What fears must I face to take value-based actions rather than coping behaviours?

Wooden scrabble blocks spelling out the word 'FEAR'

There are often legitimate fears that make it hard to act in line with our values. Afterall, we develop coping behaviours for a reason. It is usually because they were helpful to us at some time in the past. Perhaps we didn’t have control of a situation and withdrawal was a sensible solution in order to not get hurt. Maybe just going along with what the other person said was a way to avoid being criticised or humiliated. Whatever the reasons for developing these coping behaviours, they have often outgrown their usefulness and can escalate conflict or cause us to not get what we need in our relationships.

Today we are identifying the barriers to taking value-based actions. These often lie in the reasons we developed our coping behaviours in the first place. A few questions that you might want to ask yourself to work out what makes taking the actions in line with your values are:

What am I afraid might happen if I don’t use my coping behaviour?

What emotion do I feel when I think about using my coping behaviour?

How old is that pain?

Is it proportionate to the conflicts I have with my partner/s (or within myself)?

What uncomfortable feelings will I have to make room for if I take this value based action?

How can I be compassionate with myself while making space for those uncomfortable feelings?

For me, this was the most challenging part of working with my values in conflict. I am afraid that if I don’t infer intentions onto my partner in conflict then I will be hurt. It is scary to think about treating my assumptions about their intentions as a theory rather than fact because there was a time when I was hurt because I assumed the best rather than the worst about someone. It is a legitimate and old fear that I hold. Honestly, it is really hard to make space to have uncomfortable feelings about that fear on top of the vulnerability and scariness of conflict with intimate partners. But it also helps me to act more like who I’d like to be. It helps me to own my shit at the most difficult times.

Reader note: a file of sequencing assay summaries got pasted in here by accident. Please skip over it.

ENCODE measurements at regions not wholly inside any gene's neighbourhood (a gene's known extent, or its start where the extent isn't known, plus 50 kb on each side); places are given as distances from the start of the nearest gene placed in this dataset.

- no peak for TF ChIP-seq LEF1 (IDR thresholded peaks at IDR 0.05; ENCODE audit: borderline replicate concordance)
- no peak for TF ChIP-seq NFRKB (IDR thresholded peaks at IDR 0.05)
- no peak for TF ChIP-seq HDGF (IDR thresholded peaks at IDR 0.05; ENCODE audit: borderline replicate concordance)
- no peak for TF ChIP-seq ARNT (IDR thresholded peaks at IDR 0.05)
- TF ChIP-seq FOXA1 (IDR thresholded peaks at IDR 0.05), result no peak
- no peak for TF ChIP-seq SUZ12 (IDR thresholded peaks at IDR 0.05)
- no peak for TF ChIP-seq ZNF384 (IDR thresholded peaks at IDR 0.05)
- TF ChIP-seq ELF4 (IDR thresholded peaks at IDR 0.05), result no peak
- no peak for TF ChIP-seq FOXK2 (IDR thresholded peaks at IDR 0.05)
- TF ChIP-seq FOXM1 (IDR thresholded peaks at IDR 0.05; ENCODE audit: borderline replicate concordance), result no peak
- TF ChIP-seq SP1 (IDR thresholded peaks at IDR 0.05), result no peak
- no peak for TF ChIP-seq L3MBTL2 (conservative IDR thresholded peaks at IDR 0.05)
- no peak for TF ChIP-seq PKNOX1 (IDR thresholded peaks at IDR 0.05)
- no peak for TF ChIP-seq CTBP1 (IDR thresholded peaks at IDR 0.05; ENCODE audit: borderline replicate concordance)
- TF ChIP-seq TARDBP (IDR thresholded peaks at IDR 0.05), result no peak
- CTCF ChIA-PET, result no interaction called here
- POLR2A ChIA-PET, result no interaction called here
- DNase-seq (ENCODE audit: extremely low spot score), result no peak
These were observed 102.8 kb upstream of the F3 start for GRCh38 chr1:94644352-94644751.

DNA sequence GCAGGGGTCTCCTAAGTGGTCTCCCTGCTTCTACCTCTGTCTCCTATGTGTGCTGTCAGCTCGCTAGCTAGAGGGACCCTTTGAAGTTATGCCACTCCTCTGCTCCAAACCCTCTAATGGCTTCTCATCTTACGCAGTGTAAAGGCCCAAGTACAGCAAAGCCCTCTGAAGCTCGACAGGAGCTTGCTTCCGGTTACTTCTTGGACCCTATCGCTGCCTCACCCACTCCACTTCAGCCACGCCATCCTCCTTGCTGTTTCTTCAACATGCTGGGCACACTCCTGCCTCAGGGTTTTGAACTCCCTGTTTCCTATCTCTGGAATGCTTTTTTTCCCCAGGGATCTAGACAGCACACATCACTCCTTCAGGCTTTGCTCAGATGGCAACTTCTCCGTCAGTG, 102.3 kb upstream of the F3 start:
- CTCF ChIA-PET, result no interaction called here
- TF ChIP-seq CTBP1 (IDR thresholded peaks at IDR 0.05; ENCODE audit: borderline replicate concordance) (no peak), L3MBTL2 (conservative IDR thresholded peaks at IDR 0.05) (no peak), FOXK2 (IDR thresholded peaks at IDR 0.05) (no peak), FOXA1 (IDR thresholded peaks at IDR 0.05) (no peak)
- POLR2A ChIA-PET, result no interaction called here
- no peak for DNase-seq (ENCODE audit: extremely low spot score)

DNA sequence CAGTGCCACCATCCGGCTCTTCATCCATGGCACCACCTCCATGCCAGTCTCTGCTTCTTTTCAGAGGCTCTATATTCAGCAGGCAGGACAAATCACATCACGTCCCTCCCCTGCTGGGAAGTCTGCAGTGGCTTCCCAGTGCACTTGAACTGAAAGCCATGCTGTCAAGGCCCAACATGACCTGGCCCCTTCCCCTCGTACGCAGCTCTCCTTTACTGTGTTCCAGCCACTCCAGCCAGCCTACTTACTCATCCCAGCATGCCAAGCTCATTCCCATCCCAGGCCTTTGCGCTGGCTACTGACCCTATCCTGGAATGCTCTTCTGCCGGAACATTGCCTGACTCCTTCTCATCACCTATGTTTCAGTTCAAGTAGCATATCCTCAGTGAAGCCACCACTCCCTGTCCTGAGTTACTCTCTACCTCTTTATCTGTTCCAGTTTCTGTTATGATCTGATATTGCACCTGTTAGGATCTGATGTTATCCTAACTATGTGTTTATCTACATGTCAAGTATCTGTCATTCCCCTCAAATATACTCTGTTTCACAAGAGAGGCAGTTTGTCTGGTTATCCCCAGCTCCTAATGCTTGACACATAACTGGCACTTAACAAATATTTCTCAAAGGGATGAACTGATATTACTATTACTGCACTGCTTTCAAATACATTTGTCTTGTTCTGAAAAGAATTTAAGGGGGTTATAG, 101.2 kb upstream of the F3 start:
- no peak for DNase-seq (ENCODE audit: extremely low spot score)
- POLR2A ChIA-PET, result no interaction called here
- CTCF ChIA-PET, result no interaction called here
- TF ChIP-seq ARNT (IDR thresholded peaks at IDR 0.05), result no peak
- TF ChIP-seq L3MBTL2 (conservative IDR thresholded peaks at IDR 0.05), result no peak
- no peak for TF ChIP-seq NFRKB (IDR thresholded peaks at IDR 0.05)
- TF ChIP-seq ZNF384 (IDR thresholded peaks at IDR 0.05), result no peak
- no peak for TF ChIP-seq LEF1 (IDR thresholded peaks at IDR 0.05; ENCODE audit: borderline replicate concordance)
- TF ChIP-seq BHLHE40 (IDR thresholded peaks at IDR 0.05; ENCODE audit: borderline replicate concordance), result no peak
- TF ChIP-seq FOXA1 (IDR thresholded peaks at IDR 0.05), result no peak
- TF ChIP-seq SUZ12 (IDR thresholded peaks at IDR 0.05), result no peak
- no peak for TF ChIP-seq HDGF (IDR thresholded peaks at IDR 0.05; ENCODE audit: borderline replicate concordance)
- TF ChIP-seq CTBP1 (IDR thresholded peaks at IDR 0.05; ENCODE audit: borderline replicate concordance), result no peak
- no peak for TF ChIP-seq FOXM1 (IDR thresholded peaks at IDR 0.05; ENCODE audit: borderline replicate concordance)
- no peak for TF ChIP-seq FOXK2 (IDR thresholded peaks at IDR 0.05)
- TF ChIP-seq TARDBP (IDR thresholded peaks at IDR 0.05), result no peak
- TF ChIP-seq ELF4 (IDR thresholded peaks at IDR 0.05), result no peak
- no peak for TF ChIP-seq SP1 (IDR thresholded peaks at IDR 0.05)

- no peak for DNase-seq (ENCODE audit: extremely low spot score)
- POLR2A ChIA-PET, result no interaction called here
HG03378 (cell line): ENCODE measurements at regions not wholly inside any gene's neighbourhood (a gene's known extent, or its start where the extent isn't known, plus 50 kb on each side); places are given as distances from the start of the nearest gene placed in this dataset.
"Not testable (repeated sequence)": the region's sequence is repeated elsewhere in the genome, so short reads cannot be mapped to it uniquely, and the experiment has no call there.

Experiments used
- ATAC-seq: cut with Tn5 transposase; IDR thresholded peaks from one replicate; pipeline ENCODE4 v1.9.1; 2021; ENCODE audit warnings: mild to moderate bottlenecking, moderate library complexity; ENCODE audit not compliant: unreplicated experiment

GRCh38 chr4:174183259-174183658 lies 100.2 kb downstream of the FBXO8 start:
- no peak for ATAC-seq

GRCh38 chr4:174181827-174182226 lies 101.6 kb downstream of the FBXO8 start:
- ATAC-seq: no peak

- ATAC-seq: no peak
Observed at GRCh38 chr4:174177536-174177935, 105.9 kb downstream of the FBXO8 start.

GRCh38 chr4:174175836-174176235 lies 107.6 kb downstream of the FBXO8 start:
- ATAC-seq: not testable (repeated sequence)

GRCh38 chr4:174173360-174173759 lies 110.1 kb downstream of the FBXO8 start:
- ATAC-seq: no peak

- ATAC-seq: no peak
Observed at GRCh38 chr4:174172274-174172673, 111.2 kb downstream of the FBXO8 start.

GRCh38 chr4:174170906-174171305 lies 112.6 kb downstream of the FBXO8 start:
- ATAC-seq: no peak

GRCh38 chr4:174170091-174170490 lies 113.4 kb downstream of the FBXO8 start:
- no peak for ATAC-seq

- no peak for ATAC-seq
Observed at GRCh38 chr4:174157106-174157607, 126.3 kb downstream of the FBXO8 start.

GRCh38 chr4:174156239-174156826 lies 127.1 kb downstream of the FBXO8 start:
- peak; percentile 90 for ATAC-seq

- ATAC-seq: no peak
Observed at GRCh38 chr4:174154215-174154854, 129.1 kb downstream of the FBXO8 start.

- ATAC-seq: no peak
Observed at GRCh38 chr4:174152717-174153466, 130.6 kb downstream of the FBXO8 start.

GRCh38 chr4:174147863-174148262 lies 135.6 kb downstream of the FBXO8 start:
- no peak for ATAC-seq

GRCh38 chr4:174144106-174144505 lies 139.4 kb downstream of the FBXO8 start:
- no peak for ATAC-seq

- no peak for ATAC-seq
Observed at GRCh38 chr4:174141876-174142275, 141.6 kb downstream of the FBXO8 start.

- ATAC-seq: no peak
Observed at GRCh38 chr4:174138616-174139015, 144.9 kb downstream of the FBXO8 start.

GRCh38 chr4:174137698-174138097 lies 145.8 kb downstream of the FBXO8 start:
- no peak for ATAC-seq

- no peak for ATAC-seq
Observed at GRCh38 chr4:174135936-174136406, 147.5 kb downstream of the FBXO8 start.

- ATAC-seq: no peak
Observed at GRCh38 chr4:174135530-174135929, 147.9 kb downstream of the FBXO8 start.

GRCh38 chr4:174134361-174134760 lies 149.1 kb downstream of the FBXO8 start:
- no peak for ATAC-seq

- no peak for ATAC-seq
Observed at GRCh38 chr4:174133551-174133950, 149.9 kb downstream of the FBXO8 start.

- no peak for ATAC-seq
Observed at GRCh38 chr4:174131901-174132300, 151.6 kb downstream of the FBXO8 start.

This is a tough exercise to do. It will probably bring up some old stuff about the reasons that you developed the coping mechanisms that you did. Try to treat yourself with compassion and kindness – whatever that means to you. It is hard to face how our past has affected our present, but you can be sure that every single person has coping behaviours that are about their journey and the ‘stuff’ they have picked up along the way. Obviously, all trauma isn’t equal, and some of us experience an unfairly large burden, often because of our race, sexuality, gender identity, family of origin or disability (amongst many other things). For me working with values and conflict has been a way to feel freer in my response to conflict, and less tied to the old stuff I still hold. If this feels like it might be too difficult to do alone, consider working through it with a coach/therapist or even a friend doing similar work on themself.

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